By ADAM LIPTAK
New York Times
November 27, 2010
WASHINGTON — In 1976, just six months after he joined the Supreme Court, Justice John Paul Stevens voted to reinstate capital punishment after a four-year moratorium. With the right procedures, he wrote, it is possible to ensure “evenhanded, rational and consistent imposition of death sentences under law.”
In 2008, two years before he announced his retirement, Justice Stevens reversed course and in a concurrence said that he now believed the death penalty to be unconstitutional.
But the reason for that change of heart, after more than three decades on the court and some 1,100 executions, has in many ways remained a mystery, and now Justice Stevens has provided an explanation.
In a detailed, candid and critical essay to be published this week in The New York Review of Books, he wrote that personnel changes on the court, coupled with “regrettable judicial activism,” had created a system of capital punishment that is shot through with racism, skewed toward conviction, infected with politics and tinged with hysteria.
The essay is remarkable in itself. But it is also a sign that at 90, Justice Stevens is intent on speaking his mind on issues that may have been off limits while he was on the court.
In the process, he is forging a new model of what to expect from Supreme Court justices after they leave the bench, one that includes high-profile interviews and provocative speeches.
He will be on “60 Minutes” on Sunday night.
Earlier this month, he weighed in on the controversy over the proposed Islamic center near ground zero in a speech to the National Japanese American Memorial Foundation.
During World War II, Justice Stevens served as a Navy cryptographer at Pearl Harbor for more than two years. On returning to Hawaii in 1994, he said he had an emotional reaction to seeing Japanese tourists at a memorial there. “We shouldn’t allow them to celebrate their attack on Pearl Harbor,” he remembered thinking.
He added that he understood why some New Yorkers would have a similar reaction to the proposed Islamic center near ground zero.
“But then, after a period of reflection, some of those New Yorkers may have second thoughts, just as I did,” he went on. “The Japanese tourists were not responsible for what some of their countrymen did decades ago; the Muslims planning to build the mosque are not responsible for what an entirely different group of Muslims did on 9/11.”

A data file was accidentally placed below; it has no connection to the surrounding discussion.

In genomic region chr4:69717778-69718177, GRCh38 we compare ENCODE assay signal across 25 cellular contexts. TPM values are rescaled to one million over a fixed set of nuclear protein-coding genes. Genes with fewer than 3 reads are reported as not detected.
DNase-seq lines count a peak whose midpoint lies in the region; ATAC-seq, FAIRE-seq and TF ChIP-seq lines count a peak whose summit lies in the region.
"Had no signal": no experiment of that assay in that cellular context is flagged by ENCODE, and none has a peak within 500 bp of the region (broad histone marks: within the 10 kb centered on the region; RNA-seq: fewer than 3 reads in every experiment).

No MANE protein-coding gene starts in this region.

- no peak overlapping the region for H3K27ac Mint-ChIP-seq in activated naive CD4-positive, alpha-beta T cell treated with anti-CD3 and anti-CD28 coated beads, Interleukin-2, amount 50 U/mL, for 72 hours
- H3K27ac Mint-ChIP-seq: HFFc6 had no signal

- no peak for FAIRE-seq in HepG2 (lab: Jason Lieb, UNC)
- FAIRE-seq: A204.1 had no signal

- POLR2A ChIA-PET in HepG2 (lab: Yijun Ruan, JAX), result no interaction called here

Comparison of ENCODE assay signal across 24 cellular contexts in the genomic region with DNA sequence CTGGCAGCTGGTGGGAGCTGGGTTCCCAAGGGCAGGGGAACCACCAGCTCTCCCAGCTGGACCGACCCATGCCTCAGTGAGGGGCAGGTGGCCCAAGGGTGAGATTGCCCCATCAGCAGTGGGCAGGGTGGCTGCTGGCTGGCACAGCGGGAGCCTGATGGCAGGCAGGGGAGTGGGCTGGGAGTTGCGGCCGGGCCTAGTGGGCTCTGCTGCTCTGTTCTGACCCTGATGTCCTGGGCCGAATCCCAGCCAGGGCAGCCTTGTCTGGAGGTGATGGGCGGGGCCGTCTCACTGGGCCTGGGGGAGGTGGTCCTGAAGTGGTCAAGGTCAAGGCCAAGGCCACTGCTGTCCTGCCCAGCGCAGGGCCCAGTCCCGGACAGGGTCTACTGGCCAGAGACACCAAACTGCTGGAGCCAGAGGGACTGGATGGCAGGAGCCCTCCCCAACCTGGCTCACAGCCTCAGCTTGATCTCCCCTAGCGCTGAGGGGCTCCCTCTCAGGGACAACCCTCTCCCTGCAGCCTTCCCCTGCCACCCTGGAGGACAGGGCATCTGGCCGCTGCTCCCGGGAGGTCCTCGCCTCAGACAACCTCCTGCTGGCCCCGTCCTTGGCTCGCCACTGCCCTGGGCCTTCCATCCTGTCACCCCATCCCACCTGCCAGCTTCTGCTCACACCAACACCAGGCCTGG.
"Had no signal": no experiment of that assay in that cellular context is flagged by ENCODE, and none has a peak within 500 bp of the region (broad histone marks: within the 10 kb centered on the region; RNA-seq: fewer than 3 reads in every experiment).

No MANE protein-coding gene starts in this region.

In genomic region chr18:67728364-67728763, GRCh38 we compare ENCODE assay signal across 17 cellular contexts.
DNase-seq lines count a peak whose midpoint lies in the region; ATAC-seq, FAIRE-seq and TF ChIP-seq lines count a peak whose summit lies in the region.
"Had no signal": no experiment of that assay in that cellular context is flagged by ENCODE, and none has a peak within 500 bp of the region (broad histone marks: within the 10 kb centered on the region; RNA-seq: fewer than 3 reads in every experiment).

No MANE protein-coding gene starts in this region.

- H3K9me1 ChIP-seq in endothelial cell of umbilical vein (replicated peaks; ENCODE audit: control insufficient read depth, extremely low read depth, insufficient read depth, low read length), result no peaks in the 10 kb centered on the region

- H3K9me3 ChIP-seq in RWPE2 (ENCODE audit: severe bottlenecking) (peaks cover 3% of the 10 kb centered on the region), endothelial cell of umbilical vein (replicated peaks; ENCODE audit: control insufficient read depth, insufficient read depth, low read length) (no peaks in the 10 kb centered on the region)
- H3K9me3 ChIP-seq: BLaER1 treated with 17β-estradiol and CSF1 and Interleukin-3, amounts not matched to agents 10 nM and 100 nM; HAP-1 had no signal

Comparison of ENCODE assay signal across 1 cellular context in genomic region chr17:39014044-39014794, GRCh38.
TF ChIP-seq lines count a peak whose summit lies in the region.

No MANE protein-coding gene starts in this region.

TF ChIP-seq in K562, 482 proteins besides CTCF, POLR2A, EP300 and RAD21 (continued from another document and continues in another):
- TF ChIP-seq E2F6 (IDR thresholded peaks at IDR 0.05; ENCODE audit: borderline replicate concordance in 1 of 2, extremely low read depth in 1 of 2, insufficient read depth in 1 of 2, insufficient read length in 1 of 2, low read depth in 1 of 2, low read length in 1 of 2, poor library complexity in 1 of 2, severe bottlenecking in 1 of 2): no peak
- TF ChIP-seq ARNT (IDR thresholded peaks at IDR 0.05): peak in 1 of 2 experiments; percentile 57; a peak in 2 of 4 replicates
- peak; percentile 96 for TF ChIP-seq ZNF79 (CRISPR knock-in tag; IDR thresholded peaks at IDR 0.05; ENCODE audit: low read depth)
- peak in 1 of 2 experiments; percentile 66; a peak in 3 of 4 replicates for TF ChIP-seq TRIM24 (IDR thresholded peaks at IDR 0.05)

The two other retired justices have been active, too, but they have largely limited their public comments to more traditional matters like judicial independence and constitutional interpretation. Justice Sandra Day O’Connor, who is 80, speaks frequently on what she says are the problems inherent in electing state court judges.
Justice David H. Souter, 71, in a commencement address in May at Harvard, gave a detailed critique of the mode of constitutional interpretation associated with Justices Antonin Scalia and Clarence Thomas, who rely on the text and original meaning of the Constitution.
Justice Souter said those tools are inadequate given the “open-ended language” in the Constitution, which, moreover, “contains values that may well exist in tension with each other.”
But that sort of abstract discussion is nothing like the blow-by-blow critique in Justice Stevens’s death penalty essay, which will be published in The New York Review’s Dec. 23 issue and will be available on its Web site on Sunday evening.
The essay is actually a review of the book “Peculiar Institution: America’s Death Penalty in an Age of Abolition,” by David Garland, a professor of law and sociology at New York University. The book compares American and European approaches to the death penalty, and Justice Stevens appears to accept its major conclusions.